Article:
25. Mechanisms for overyielding in a sunflower/mustard intercrop.
Agronomy J., 84, 1992, pp. 188-194
The objectives of this study were to verify the occurence of overyielding and to examine patterns of N and water use as possible mechanisms for over-yielding in sunflower/mustard intercrops. Secondary objectives were to examine the effect of N fertilizers and intercrop structure (planting pattern) on intercrop resource use and yield advantage. It is hypothesized that the lack of competition between species for a significant resource (the competitive production principle) was a cause of previously observed advantages in this intercrop system.
Two intercrop patterns and sole crops of mustard (Brassica hirta Moench) and sunflower (Helianthus annuus L.) were planted in 1988 and 1989 on a silt loam soil to examine mechanisms for overyielding in this intercrop system.
A strip intercrop pattern where 2.28-m strips of sunflower (76-cm rows) alternated with 2.28-m strips of mustard (15-cm rows) was compared with a more intimate row intercrop pattern of 76-cm sunflower rows interplanted with four 15-cm rows of mustard. Nitrogen was applied at planting at 0 or 112 kg N ha-1 to whole plots, with planting patterns allocated to subplots in a split-plot design. Soil water content, nitrate N, and total N were measured at different locations and depths in the intercrop and sole crop patterns during the growing season.
Mustard rows adjacent to sunflower in the strip intercrop yielded an average of 61% more than sole crop rows. Sunflower rows adjacent to mustard in the strip intercrop yielded an average of 40% more than sole crop rows. Yields of both sunflower and mustard were lower in the row intercrop compared with respective sole crops. Land equivalent ratios ranged from 0.96 to 1.43 in the strip intercrop and were generally below 1.0 in the row intercrop. Application of N did not consistently affect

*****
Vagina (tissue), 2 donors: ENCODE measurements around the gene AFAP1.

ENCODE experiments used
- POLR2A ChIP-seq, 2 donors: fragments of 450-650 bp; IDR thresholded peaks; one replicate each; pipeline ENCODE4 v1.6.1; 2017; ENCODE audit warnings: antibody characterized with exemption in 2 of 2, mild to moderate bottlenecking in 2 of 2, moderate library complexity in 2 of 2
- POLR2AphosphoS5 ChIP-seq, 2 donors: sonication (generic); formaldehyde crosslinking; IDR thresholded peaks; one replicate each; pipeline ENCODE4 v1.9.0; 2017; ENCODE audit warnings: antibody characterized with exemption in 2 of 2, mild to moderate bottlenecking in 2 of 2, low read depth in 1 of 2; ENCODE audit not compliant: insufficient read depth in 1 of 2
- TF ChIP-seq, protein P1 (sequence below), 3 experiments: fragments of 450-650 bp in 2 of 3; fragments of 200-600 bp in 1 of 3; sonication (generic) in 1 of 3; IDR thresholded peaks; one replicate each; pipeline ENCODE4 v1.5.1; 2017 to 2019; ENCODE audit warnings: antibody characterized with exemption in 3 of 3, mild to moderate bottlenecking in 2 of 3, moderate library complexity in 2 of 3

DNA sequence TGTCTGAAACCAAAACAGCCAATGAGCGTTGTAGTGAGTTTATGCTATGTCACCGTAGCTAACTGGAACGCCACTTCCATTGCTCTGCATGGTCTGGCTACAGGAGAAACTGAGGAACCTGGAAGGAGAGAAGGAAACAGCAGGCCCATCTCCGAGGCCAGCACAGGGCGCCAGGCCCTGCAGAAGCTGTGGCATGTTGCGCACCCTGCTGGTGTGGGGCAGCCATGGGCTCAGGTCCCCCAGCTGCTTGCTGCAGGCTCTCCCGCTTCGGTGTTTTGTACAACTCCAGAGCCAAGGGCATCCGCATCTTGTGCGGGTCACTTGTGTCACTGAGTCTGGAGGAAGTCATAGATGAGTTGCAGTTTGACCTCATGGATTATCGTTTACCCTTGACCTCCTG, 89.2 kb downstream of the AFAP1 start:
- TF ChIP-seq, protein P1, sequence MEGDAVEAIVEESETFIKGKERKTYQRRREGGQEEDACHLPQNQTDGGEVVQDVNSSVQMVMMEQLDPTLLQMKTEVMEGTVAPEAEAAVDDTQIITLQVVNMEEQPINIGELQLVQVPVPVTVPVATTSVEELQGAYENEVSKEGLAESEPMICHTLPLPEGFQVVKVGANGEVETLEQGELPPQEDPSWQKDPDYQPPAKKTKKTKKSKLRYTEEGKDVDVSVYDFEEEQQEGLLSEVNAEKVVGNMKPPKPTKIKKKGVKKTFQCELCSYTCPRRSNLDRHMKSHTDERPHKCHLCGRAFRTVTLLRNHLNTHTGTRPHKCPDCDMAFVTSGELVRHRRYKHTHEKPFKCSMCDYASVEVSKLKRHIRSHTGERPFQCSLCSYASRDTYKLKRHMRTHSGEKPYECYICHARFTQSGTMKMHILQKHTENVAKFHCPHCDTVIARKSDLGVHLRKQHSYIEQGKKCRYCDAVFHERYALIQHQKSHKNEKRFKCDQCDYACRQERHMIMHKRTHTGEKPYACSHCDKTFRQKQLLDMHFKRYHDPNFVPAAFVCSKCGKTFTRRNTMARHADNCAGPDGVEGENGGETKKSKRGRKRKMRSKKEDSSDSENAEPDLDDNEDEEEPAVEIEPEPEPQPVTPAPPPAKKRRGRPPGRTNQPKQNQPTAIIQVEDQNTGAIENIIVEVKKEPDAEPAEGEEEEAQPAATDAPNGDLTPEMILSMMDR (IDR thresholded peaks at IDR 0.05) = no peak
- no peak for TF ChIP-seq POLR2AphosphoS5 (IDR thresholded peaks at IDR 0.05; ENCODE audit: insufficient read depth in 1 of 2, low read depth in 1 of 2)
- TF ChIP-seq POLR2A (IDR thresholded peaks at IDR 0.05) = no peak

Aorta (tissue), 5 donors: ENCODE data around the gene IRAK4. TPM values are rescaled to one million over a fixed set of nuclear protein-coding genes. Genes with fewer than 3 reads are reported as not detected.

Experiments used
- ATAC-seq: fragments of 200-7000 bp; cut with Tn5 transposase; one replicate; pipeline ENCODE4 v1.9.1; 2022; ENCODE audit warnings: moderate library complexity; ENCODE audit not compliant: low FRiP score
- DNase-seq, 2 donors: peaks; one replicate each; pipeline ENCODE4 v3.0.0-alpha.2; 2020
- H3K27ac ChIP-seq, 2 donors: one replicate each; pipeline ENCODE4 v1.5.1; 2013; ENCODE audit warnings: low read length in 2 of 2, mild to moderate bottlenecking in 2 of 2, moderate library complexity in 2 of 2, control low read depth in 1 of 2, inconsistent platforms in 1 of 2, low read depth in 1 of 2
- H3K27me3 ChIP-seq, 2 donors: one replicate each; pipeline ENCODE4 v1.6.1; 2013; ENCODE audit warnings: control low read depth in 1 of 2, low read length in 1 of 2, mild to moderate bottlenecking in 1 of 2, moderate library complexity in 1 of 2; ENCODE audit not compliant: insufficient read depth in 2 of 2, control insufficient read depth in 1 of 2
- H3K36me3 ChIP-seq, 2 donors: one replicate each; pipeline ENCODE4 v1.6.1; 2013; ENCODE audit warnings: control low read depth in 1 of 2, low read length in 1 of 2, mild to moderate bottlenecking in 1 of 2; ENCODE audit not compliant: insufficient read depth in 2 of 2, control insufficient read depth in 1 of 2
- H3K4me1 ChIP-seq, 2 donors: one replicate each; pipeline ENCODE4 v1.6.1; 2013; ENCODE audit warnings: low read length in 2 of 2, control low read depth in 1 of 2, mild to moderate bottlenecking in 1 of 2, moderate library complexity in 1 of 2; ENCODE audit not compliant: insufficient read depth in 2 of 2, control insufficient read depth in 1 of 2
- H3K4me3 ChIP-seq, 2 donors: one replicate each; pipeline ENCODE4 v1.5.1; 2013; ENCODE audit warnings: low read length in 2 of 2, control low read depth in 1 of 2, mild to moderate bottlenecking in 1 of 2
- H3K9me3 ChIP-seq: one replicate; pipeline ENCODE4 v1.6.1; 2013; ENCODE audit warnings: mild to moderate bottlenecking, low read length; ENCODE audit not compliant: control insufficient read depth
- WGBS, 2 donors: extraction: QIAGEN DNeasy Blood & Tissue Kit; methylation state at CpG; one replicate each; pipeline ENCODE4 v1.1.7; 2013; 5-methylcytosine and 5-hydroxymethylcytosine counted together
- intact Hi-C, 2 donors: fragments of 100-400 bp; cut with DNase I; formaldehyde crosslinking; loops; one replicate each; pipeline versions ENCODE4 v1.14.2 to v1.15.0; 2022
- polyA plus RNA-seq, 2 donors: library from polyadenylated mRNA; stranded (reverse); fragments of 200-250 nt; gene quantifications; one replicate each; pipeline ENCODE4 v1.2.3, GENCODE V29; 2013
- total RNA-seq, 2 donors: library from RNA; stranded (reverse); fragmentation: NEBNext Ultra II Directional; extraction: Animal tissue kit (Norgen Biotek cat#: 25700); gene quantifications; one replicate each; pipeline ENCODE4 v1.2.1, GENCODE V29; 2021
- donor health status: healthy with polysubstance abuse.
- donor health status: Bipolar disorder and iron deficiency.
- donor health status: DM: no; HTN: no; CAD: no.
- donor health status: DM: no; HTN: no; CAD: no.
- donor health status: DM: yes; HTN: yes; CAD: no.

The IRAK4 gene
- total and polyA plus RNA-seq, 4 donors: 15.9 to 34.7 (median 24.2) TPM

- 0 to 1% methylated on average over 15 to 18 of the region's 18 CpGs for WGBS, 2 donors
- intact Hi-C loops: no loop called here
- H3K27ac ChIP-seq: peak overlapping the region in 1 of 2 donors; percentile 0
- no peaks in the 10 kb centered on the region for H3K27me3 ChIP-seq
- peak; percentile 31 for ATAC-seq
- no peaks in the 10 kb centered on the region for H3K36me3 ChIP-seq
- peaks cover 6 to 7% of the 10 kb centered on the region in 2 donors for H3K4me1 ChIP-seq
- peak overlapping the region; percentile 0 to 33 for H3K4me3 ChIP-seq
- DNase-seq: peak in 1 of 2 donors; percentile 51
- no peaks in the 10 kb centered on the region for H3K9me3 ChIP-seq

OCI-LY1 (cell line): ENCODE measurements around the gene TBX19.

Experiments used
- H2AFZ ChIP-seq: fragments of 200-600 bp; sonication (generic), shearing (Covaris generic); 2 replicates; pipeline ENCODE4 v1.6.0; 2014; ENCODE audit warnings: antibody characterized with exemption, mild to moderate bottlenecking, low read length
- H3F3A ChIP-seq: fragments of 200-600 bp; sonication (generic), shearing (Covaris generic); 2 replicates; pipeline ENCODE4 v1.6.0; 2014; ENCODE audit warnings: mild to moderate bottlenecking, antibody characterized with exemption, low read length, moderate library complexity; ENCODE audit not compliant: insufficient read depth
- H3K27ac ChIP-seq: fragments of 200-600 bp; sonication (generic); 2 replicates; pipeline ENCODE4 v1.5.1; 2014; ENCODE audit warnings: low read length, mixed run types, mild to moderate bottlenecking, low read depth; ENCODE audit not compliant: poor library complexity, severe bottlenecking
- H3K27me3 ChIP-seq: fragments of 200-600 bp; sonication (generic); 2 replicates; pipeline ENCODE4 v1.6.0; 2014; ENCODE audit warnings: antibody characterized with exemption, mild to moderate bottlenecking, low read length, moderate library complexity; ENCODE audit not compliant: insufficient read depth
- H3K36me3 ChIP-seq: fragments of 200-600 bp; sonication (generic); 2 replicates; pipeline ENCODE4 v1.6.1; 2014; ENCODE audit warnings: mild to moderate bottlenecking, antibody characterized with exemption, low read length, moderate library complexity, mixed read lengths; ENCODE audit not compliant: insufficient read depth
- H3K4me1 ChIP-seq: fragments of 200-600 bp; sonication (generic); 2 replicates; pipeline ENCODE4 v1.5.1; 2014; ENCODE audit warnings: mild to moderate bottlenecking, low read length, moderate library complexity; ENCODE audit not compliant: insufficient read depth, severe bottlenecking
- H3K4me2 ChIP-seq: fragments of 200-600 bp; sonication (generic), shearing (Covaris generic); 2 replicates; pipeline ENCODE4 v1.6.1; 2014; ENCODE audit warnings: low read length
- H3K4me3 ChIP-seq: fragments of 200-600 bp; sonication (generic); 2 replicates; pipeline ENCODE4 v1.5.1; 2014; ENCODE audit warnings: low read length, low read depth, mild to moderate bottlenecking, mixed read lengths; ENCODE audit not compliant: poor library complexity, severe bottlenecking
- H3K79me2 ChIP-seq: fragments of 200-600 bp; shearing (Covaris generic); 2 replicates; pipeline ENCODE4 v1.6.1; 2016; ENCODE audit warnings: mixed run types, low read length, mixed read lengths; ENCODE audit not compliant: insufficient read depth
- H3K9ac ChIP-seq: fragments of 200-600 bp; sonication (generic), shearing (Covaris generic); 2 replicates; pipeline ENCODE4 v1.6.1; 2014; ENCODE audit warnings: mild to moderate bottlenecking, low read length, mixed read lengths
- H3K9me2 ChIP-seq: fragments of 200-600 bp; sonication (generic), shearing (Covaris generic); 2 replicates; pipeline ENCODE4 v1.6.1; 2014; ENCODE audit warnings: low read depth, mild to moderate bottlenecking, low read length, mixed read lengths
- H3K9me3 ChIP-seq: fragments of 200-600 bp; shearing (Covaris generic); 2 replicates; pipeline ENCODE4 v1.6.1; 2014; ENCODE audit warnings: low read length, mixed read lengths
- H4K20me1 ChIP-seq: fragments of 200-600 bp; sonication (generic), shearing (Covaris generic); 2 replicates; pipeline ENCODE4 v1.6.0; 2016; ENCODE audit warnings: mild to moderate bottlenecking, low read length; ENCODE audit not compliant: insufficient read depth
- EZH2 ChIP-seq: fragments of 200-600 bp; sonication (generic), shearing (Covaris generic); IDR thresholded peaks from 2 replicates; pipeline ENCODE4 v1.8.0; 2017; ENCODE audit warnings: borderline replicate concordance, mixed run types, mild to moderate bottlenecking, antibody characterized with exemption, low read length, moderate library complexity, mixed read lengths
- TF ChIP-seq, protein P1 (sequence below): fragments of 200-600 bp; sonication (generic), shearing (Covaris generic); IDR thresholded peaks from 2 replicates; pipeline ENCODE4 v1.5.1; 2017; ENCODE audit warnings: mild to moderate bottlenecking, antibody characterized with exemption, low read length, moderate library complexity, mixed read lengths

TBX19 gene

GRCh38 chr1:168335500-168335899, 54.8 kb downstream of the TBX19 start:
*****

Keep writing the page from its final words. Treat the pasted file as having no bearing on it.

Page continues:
LER. Soil depletion patterns indicated that border rows of mustard obtained both soil water and N from the strips planted to sunflower at a time when demand for these reources by sunflower was low. Sunflower border rows obtained water and N from mustard strips later in the season.
Concluding, intercropping, although an inexpensive technology, is an intensification of management. In the sunflower-producing areas of the northern Midwest of USA, extensive management practices are more common.
Although previous studies confirm that strip intercropping of the two species potentially could increase yield, few producers are currently using this technique. This may be due partly to the minor crop status of both crops in this region, but other Cruciferae, such as canola (Brassica napus L. or Brassica campestris L.), are also candidates for this type of strip intercrop system with sunflower.
The strip intercrop used in this study was narrower than would be practical for equipment used currently in the sunflower-producing regions of the USA.
Other management practices, such as tillage, weed control, diseases, insects, harvesting, and timing of agronomic practices, must also be considered. Mustard is a crop that requires a fine seedbed, and sunflower, though less exacting, is compatible with mustard in this respect. Both crops are planted early, although sunflower could be planted later in a strip arrangement.
There is no evidence in the field trials that disease or insect infestation differed in the intercrops compared with the monocultures.
In summary, there are potential yield and land-use advantages for the practice of strip intercropping but not row intercropping of sunflower and mustard. Complementary use of water and N over time are implicated as causes of overyielding exhibited by both species in this pattern. The creation of border areas between species through strip intercropping resulted in areas of excess soil N and water (compared with sole crops) that could be used by border rows of the companion crop during critical times of development, producing a border row yield advantage. This overyielding could be applied to mechanized systems if cropping intensification is wanted.
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Australia, field trial, intercropping, cassava, pigeonpea, agronomic practices, land equivalent ratio, crop productivity
CENPUKDEE, U. and S. FUKAI
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